PATIENT EDUCATION:  Sitting Posture #1

Rarely do we think of how we are sitting. Often, we are given a chair at work or purchase a chair for home without ever trying it out by seeing how it fits our body type.

Most people are unaware that chairs are designed for a certain height range. Do you know what it is? (see image below)

People outside of this height range have to make compensations to be able to sit somewhat comfortably. Individuals below this height, typically females, tend to tuck their feet back so they can tip-toe balance on the chair. Males above this height range also tend to tuck their feet in order to get their knees out of their chests.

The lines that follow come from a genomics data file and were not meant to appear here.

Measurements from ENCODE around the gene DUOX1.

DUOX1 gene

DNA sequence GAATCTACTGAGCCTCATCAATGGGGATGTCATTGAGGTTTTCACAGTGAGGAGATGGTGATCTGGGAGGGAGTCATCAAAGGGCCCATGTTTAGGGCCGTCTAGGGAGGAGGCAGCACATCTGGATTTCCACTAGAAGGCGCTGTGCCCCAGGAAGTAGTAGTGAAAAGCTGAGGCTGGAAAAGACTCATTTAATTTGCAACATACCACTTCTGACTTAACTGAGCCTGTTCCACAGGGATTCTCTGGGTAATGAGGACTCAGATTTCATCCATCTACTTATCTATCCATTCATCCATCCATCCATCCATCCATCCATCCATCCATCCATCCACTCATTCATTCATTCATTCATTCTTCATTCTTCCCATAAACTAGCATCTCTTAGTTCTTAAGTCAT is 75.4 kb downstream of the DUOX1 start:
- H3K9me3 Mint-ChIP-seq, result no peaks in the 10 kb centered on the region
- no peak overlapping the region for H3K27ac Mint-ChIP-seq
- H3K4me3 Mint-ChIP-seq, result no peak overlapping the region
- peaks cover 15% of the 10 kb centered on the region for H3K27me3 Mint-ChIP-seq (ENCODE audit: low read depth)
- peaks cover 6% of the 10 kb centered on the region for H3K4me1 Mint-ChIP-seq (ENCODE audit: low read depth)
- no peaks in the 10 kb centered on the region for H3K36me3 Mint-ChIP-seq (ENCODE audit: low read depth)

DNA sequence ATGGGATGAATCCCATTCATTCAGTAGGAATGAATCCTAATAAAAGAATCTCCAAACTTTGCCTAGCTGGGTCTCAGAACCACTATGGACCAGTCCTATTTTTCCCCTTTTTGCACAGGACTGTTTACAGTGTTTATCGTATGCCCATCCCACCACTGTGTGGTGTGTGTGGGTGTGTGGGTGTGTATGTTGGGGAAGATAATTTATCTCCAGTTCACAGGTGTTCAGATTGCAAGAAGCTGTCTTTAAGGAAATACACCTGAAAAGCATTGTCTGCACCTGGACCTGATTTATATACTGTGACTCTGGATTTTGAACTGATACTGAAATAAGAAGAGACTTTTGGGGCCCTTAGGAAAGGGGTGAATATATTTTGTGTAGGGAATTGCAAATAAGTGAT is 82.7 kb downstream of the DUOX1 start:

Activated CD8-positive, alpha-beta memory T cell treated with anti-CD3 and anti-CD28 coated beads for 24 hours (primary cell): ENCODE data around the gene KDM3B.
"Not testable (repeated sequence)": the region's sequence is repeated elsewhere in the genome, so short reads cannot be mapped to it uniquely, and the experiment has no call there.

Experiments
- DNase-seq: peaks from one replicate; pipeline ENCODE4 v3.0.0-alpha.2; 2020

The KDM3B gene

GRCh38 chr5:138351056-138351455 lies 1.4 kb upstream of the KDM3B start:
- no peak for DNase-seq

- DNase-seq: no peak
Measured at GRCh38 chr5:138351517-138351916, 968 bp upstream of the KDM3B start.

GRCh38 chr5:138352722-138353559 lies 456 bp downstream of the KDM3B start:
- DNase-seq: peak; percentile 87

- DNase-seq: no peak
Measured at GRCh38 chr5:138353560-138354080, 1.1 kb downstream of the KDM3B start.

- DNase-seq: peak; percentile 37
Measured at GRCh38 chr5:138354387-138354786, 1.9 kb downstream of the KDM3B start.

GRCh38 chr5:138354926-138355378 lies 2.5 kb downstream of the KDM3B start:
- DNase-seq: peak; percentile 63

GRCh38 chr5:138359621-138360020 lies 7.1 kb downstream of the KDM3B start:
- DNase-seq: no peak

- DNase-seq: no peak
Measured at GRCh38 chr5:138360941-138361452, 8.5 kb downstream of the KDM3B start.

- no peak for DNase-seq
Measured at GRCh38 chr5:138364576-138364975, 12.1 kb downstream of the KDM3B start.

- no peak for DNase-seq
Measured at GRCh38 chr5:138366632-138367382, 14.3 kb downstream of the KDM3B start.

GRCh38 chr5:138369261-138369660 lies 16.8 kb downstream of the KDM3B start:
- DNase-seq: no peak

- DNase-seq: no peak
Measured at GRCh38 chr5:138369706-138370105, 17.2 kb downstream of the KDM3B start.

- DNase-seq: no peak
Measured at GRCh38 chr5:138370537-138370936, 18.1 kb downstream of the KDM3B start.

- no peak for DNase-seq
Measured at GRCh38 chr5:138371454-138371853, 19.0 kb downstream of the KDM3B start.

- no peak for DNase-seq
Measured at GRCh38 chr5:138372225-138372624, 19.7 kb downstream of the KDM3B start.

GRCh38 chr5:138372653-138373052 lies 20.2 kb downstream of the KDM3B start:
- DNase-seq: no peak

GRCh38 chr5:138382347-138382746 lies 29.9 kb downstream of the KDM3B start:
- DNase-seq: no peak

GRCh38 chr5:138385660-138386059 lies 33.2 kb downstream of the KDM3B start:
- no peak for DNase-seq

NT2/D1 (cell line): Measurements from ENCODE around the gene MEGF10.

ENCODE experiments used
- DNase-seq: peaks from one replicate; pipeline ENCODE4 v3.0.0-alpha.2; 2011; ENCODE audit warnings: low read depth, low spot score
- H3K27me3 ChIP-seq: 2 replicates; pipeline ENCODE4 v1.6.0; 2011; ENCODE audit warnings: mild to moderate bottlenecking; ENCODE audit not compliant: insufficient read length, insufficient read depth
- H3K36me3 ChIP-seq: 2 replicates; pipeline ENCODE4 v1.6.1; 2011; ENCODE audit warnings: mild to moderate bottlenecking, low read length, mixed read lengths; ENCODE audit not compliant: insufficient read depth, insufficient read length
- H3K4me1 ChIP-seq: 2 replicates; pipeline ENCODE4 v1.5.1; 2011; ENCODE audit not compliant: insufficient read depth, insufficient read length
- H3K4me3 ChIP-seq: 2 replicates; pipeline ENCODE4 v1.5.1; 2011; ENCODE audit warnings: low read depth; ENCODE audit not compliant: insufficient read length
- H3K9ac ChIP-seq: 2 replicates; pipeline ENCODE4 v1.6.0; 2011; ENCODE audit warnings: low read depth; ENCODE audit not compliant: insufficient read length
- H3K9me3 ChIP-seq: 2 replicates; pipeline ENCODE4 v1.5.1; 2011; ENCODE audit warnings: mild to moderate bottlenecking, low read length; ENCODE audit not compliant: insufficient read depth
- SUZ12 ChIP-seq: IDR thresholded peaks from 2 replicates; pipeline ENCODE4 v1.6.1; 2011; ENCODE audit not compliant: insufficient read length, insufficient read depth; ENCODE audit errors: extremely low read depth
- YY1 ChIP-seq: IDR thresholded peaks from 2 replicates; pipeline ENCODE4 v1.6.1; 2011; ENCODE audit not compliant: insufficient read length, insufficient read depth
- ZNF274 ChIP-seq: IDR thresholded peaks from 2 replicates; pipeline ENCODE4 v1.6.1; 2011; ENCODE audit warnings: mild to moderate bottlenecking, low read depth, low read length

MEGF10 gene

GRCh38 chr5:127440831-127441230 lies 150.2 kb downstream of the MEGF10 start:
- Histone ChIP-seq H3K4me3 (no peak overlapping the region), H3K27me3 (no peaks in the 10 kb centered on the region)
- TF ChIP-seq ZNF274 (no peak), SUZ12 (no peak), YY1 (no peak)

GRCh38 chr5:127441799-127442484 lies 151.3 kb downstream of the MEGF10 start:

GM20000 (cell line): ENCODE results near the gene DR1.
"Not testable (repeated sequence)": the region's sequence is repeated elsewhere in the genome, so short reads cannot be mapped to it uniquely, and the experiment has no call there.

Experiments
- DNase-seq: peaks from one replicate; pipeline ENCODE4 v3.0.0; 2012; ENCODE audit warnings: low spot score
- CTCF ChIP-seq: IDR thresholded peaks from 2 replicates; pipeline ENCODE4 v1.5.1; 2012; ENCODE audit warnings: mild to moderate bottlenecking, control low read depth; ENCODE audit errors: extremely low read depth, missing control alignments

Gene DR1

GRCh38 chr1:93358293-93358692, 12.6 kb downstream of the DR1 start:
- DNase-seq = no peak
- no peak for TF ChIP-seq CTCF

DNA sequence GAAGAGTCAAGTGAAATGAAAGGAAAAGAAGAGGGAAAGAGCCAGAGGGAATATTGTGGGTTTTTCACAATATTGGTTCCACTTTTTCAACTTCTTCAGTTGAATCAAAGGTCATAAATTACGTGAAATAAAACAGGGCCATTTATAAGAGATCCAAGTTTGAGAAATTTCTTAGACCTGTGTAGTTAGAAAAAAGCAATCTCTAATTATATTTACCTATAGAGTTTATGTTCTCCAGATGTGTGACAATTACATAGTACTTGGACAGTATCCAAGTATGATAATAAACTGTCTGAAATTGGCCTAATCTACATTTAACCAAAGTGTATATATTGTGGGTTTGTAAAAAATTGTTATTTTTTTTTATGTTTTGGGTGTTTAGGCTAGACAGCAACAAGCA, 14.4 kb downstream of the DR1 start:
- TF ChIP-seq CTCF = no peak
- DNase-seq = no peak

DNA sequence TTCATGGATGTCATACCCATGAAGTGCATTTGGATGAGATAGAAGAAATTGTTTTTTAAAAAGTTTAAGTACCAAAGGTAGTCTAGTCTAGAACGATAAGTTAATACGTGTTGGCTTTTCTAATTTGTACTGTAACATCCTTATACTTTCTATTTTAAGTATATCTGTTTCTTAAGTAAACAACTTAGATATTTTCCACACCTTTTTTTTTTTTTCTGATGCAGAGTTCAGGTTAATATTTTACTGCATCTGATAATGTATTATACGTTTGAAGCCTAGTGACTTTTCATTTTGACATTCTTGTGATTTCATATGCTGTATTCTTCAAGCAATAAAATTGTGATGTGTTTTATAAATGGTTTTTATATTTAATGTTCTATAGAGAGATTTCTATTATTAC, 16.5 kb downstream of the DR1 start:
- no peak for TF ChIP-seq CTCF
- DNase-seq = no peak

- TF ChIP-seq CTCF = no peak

As the feet tuck back, this leads to shortening of the calf muslces (gastrocnemius and soleus). The increased knee flexion also leads to shortening of the hamstrings and the popliteus. With the feet unsupported, the pelvis tilts anteriorly which leads to compensatory arching of the low back (lumbar hyperextension) which shortens the lumbar paraspinals, thoracolumbar fascia and latissimus dorsi. The majority of these are components of the Posterior Fascial Line from Anatomy Trains. This can lead to pain in the primarily in the ankles but may also affect the knees, hips, low back and even the neck and shoulders with tightness initially but progressing to pain with prolonged abnormal use.

A better option would be to make the chair compensate to you. If you are shorter than the range, use a small box or phone book under your feet to bring the floor closer to you. If you are taller than the chair range, placing a pillow or cushion in the seat to make it taller would be beneficial.